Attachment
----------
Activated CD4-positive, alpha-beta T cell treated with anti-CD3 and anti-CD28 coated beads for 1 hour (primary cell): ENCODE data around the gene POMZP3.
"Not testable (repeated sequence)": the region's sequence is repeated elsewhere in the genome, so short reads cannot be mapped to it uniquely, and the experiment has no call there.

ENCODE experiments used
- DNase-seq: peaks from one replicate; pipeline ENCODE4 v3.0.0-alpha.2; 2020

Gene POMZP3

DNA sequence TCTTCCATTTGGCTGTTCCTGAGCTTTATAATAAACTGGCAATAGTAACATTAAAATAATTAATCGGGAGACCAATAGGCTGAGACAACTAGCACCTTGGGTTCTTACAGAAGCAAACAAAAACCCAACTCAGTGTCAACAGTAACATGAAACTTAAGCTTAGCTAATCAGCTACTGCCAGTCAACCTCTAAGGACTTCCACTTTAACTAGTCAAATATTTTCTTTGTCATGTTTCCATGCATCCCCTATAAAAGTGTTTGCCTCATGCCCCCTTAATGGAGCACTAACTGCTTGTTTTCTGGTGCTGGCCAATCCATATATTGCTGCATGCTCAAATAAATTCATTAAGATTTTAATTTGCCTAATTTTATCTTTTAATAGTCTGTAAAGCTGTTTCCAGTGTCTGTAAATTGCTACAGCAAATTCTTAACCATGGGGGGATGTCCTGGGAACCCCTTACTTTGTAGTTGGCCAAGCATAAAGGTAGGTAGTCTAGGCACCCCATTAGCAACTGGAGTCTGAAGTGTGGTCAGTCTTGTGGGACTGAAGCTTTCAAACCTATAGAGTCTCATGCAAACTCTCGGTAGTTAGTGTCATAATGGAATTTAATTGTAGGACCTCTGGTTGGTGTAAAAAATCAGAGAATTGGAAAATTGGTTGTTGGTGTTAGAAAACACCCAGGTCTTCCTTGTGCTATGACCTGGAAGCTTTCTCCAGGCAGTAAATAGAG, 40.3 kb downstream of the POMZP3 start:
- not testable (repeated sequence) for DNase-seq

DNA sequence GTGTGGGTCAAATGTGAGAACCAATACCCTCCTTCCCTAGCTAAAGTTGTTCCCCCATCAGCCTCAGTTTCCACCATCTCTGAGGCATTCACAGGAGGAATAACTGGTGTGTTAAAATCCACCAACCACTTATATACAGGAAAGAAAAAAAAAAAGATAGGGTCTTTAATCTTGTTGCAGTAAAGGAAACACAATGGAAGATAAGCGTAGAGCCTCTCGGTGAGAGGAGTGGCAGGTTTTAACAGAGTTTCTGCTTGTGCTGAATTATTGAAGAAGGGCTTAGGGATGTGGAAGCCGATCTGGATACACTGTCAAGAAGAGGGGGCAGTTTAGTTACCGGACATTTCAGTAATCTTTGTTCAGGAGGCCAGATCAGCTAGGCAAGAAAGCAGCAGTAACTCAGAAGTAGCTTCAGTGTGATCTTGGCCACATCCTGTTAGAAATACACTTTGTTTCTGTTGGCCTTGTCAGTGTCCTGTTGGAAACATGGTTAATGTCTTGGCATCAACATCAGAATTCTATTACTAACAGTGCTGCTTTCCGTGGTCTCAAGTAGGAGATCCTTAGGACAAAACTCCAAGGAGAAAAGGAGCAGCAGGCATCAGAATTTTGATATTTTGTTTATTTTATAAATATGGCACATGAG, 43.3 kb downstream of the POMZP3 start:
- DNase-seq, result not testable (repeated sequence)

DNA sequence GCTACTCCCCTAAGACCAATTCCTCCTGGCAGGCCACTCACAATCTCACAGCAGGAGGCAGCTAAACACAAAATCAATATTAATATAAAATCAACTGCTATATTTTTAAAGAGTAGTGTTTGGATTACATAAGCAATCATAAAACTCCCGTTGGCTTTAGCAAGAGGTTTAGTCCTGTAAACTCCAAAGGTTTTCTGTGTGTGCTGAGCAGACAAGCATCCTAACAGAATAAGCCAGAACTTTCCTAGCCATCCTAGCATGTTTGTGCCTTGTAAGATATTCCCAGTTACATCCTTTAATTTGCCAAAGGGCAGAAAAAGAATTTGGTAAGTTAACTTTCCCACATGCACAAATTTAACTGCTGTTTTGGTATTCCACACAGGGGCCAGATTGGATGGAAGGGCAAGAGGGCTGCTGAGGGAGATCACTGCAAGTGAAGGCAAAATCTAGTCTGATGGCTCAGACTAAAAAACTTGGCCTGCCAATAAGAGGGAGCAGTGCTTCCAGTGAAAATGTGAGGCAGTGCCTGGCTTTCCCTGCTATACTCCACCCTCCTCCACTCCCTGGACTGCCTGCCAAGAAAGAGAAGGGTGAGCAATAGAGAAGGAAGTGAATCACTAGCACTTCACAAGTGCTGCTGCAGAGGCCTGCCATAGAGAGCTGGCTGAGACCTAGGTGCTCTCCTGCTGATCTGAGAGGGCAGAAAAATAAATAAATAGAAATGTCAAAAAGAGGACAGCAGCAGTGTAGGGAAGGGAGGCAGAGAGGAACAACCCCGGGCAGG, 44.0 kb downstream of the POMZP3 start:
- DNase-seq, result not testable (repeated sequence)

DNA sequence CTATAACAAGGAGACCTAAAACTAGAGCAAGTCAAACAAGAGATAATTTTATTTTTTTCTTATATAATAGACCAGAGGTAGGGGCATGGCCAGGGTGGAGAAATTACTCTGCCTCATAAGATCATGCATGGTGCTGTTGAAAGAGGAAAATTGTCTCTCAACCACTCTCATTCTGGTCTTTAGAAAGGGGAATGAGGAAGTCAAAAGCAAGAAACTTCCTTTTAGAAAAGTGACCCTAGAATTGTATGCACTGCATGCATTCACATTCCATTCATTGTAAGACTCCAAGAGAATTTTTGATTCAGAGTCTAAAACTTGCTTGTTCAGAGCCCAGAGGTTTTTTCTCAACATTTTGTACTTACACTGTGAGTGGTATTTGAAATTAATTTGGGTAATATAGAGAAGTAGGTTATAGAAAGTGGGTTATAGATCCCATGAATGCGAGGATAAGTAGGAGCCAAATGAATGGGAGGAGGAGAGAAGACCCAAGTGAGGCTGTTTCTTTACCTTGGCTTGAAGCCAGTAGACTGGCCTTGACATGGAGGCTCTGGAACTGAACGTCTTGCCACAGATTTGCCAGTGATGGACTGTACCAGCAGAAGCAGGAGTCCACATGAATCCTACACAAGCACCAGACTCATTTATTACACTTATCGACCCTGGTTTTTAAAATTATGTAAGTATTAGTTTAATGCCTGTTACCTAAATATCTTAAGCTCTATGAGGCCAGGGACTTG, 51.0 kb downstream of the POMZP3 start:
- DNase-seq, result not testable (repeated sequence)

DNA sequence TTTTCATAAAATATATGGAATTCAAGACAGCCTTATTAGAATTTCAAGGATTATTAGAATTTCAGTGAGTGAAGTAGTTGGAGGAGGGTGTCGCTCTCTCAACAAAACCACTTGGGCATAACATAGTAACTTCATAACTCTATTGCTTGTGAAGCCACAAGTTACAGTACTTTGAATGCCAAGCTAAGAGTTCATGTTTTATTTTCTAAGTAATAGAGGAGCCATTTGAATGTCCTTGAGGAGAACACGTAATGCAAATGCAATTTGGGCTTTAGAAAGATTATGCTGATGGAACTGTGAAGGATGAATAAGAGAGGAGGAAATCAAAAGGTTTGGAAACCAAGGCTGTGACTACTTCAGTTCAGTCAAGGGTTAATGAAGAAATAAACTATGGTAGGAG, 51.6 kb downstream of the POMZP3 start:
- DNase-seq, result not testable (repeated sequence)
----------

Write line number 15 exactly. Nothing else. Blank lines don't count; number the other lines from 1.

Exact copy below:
- DNase-seq, result not testable (repeated sequence)